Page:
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It has been a tiring yet fulfilling week for the staff of various child-focused organizations helping out the community of the Olandes Batibot Early Learning Center (OBELC) located in Sitio Olandes, Barangay Industrial Valley Complex in Marikina City.  This area has been the focus of the relief efforts of the Children’s Rehabilitation Center and its network organizations like Salinlahi Alliance for Children’s Concerns, the Parents’ Alternative for ECCD, Inc. (PAI) and the Association for the Rights of Children in Southeast Asia (ARCSEA).  The group adopted the name Task Force: Children of the Storm 

What we have done so far:


1. Relief efforts 

Our efforts to appeal for assistance for the flood victims started in September 28, as soon as the roads were safe for travel.  An ad-hoc Task Force was immediately formed, with CRC in the lead, to plan out immediate response for the community.  The teachers and some parents of the OBELC were mobilized to look into the families of the current OBELC students as well as the other residents of the community.  The group went house to house and gave out stubs for relief. 


The system of house-to-house distribution of relief stubs proved to be more efficient and effective.  Compared with other relief efforts, which usually got mobbed, our relief distribution was orderly and systematic.  It also made sure that the residents retain their dignity and pride as they need not run after relief packs nor engage in tug-of-war with other victims just to get their share. At the end of the week, we were able to reach out and provide relief packs to 1,145 families of the estimated 3,000+ resident families of Sitio Olandes.  Our survey system ensured that a family receives relief only once so that other families can also benefit.

We also established a standard relief pack based on the actual needs of the residents.  Our standard relief pack contains a minimum of 2 kilos of rice, 2 canned goods, 2 noodles and a set of clothes for adults and children.  As more relief goods poured in, more items were added like mineral water, biscuits, and toiletries.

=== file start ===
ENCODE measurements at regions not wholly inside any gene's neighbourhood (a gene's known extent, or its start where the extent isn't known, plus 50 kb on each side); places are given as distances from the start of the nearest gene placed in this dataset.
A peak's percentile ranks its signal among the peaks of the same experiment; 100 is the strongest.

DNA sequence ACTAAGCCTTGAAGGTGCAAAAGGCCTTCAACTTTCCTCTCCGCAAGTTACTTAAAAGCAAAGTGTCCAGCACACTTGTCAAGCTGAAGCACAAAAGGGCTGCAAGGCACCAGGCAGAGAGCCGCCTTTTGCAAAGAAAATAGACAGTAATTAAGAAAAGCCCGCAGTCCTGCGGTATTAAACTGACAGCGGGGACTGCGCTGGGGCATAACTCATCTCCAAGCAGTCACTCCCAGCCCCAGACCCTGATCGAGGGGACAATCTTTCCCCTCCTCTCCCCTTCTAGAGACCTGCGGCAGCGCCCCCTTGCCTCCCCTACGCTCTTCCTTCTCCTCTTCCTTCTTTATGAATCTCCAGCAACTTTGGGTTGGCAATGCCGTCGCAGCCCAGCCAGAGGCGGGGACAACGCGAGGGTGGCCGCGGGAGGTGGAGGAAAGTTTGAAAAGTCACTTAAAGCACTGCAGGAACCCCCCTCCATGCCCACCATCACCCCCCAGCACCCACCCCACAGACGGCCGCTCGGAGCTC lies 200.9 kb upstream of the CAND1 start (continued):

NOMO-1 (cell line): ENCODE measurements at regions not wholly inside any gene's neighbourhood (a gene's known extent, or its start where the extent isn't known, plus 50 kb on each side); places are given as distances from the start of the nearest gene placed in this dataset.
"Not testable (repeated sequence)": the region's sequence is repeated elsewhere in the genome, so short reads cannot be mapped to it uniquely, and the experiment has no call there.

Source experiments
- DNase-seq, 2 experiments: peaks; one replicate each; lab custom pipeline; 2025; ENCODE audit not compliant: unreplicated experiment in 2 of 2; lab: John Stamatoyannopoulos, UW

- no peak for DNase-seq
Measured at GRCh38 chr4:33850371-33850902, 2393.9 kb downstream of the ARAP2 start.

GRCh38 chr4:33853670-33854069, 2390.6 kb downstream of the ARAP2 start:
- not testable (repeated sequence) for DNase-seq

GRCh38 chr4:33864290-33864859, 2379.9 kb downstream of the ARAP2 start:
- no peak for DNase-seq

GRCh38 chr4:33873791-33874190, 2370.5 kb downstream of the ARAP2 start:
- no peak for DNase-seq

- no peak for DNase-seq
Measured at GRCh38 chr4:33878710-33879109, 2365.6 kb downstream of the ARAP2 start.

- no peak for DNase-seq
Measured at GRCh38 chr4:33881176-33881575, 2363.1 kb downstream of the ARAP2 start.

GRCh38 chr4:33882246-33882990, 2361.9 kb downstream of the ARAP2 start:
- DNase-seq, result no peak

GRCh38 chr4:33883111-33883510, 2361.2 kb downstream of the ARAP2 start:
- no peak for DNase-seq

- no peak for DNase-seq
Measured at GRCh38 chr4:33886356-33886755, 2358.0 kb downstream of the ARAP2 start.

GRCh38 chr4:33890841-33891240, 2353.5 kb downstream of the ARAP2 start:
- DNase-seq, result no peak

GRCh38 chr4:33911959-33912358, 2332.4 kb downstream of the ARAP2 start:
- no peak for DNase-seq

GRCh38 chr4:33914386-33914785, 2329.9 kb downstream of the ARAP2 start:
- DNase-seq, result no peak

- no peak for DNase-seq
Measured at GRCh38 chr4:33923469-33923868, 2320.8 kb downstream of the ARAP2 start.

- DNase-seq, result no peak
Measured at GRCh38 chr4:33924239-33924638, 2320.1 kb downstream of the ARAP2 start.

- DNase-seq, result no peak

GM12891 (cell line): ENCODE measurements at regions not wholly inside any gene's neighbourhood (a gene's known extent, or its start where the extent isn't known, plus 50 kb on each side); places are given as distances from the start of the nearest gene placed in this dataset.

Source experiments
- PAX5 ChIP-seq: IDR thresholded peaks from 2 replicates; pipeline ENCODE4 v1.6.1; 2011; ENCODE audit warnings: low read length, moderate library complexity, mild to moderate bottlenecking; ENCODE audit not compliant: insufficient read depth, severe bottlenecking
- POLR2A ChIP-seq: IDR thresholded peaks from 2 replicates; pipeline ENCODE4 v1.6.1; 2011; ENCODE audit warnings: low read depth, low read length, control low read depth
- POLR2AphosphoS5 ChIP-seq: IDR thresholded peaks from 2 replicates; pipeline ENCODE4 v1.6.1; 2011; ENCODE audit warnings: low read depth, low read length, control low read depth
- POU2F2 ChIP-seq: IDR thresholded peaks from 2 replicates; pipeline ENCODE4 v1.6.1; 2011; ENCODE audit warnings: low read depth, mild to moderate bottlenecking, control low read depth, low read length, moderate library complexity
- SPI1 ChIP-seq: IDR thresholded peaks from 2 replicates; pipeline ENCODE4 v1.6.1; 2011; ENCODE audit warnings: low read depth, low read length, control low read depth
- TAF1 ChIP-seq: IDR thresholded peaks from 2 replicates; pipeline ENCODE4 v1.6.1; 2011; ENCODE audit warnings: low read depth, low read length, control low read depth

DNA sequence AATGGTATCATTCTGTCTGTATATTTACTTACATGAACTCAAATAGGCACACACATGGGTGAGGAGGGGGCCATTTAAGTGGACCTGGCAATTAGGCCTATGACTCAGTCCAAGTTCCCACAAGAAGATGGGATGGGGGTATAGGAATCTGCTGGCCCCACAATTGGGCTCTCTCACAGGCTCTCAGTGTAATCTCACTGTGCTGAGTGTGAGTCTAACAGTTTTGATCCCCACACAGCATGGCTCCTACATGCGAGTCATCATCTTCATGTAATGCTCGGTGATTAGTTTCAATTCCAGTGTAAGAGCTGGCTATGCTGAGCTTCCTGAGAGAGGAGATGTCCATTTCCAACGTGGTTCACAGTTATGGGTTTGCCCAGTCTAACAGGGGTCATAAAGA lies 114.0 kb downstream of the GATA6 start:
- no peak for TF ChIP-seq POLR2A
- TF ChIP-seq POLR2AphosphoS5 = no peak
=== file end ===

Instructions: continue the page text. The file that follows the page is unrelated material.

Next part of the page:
Volunteers were mobilized for the repacking of the donated goods.  Students, parents of OBELC kids whose place were not affected, even children of staff members were on hand to help in the CRC office which is also the main operations center.

2.      Temporary shelter

CRC became temporary shelter to the families of staff and teachers whose homes were also flooded in Olandes.  A total of 6 families (11 adults and 16 kids) were provided with dry place to stay and food for nourishment.  The children stay in the office during the day while the adults attend to the cleaning of their homes.  This way, they would not have to worry about the welfare of their kids.  Parents of the kids also take turns, with the staff in cooking, cleaning and ensuring the needs

3.      Psycho-social Processing

 The 16 kids staying in the office participate in the psycho-social processing sessions daily.  Our psychologists and social workers take turns in caring for the children, ensuring that their routines were maintained despite the absence of classes.  The children expressed their fears regarding the conditions of their homes and their anxiety over the news of a coming super typhoon.  This week, they are due to visit their community and the day care center. 

4.      Clean-up